2. Any "panned bay" returns should ideally be abandoned and replaced with sealed sheet metal ducts or other air tight ducts.

    3. All ceiling supply and return boxes should be sealed to the sheet rock.

    4. Installation of a customer serviceable, electronic air cleaner is the best line of defense against airborne particles of all types. A good electronic air cleaner will remove 97.7% of particles down to about .3 microns in size but it is imperative, to maintain that level of efficiency, that the unit be kept in top, clean, condition. Something like the Dynamic or MicroPowerguard units are easily customer serviceable but do need to be professionally installed to prevent high static pressure issues. They are a 1-inch unit but I would not recommend installing them in the existing filter rack. When properly installed, the static increases are marginal. If just dropped in as a replacement, static pressures increase, beyond acceptable limits, IMO. Conventional EAC's do a great job initially but require chemical/professional cleaning regularly to keep them in peak condition.

    5. I'd also recommend installation of at least one UltraViolet light to help control colonization of the living organisms that also reside in the indoor air. Ideally, you'd install more than one UVL but with budget constraints, you can always add more later. My suggestion would be to get a UVL that has a 2-year bulb and at least 120-Watts of output when measured at 6-inches from the bulb. The Quantum series of UVL's meet such performance standards but others may as well.

    As a final thought, if you've not had a blower door test done on the home to determine how much air leakage is present, that would be a good place to begin. Pay less attention to leaking windows and doors, as they infiltrate fresh outdoor air. Places that leak into wall cavities, basement or crawl spaces and other locations from which you would not want air you breathe to come, would be the places to seal and stop the leakage.

    As far as air filters are concerned, they're rates in MERV numbers. This is a relatively simple way of stating the density of the filter material. The more dense it is, the smaller particles it will trap. Likewise, the more dense it is, the less air can pass through the media, so static pressure goes up. This is why the better high MERV filters solve the high static problem by increasing the total surface area of the material through deep pleats of 4 or 5 inches, which effectively provides more area for air to pass. But none of the MERV filters can collect particles as small as those collected by a good quality electronic air cleaner. Hence the recommendation above.
    Skip..............if we sealed the (return) ductwork where I live, we would have alot of frozen coils or cracked heat exchangers.

    The leaks are the only reason the systems work at all. P.S. In our area, almost all of the return duct is in the conditioned space.

  5. #5
    Join Date
    Feb 2006
    Location
    Aurora, IL.
    Posts
    29
    Thanks all. I agree the "asthma/allergy" reference was a bit broad. More specifically, I am looking to get the air as clean as possible with a system I can manage with reasonable ease and cost. My return is basically a wall cavity with 3 return grills of different sizes. If I remember correctly when it was cleaned I did not see any sheetmetal lining the inside. The main duct is in a bulkhead, 2 layers of firecode drywall, as is the rest of perimeter of the house. i'm a bit concerned of the EAC, seems there's a love/hate opinion of them because of reliability. Can anyone expand on the models mentioned above or have good results with another?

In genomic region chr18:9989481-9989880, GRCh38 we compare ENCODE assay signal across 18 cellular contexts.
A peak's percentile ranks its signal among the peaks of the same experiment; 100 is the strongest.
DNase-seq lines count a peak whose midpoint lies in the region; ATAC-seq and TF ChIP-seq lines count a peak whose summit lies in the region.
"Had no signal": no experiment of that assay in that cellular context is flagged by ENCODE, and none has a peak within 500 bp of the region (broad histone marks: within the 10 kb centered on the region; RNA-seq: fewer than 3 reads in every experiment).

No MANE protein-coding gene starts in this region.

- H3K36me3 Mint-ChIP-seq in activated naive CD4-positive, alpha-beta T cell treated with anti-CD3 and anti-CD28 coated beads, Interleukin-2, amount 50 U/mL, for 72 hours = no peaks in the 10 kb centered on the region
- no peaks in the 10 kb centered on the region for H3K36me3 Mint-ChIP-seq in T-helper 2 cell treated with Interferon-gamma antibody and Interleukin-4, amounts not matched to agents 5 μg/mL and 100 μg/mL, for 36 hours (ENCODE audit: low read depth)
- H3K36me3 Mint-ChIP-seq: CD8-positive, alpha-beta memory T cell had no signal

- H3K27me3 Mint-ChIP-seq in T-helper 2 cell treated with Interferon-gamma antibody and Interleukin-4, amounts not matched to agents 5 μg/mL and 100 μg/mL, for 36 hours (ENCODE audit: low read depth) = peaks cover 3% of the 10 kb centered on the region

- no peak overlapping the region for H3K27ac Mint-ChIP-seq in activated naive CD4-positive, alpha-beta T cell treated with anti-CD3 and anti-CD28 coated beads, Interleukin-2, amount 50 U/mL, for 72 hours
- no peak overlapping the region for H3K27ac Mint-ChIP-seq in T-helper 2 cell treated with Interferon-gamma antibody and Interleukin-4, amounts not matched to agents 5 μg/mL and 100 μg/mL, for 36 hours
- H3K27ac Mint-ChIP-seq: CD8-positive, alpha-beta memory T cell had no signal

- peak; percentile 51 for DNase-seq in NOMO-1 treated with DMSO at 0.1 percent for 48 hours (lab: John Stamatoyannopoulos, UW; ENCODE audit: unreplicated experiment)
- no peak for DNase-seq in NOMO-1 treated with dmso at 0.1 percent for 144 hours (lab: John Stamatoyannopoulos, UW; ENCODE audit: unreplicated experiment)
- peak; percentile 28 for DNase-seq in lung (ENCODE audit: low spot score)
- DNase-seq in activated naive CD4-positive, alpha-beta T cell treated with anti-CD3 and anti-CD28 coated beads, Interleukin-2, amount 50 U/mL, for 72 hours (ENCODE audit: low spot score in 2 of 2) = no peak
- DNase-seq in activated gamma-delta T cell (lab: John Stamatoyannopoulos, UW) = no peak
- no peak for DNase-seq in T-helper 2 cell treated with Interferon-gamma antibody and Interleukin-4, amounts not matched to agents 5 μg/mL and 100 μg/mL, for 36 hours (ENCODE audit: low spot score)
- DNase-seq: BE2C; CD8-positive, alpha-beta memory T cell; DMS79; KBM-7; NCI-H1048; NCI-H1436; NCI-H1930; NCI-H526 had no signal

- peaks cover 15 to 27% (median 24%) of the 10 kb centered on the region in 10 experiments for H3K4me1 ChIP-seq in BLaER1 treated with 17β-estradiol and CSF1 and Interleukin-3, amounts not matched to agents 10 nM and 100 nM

6. #6
    Join Date
    Oct 2010
    Location
    Anderson, South Carolina, United States
    Posts
    7,430
    I don't like EACs, they work great if maintained properly but very few homeowners maintain them well, just my opinion. I would put a 5" filter and filter box at the air handler/furnace. Also if your return is using a wall cavity there is no telling where you a pulling air from, likely from attic and/or crawlspace/basement. You should look into having a blower door test performed on your home, there are likely a number of things that can be done to reduce dust and allergens inside your home

  7. #7
    Join Date
    Nov 2004
    Location
    SW FL
    Posts
    6,323

    Exclamation HEPA for allergens

    U should use real HEPA filter(s) that specifically addresses your needs.

    Starting with:
    http://www.hunterair.com/product/hep...purifier/30378
    ( I have an older model of this one).

    Buy 1 or more ...
    http://www.hunterair.com/hunter-air-purifiers/hepatech

    You may find similar products at Lowe's or Home Depot or Target. But, I would only buy Hunter Fan.

    The basic function of Air Handling Unit filters are to protect the coils and fan, not you.
    Designer Dan
    It's Not Rocket Science, But It is SCIENCE with "Some Art". ___ ___ K EEP I T S IMPLE & S INCERE

    Define the Building Envelope and Perform a Detailed Load Calc: It's ALL About Windows and Make-up Air Requirements. Know Your Equipment Capabilities

Posting Permissions

  • You may not post new threads
  • You may not post replies
  • You may not post attachments
  • You may not edit your posts
  •  
Comfortech Show Promo Image

Related Forums

Plumbing Talks | Contractor Magazine
Forums | Electrical Construction & Maintenance (EC&M) Magazine
Comfortech365 Virtual Event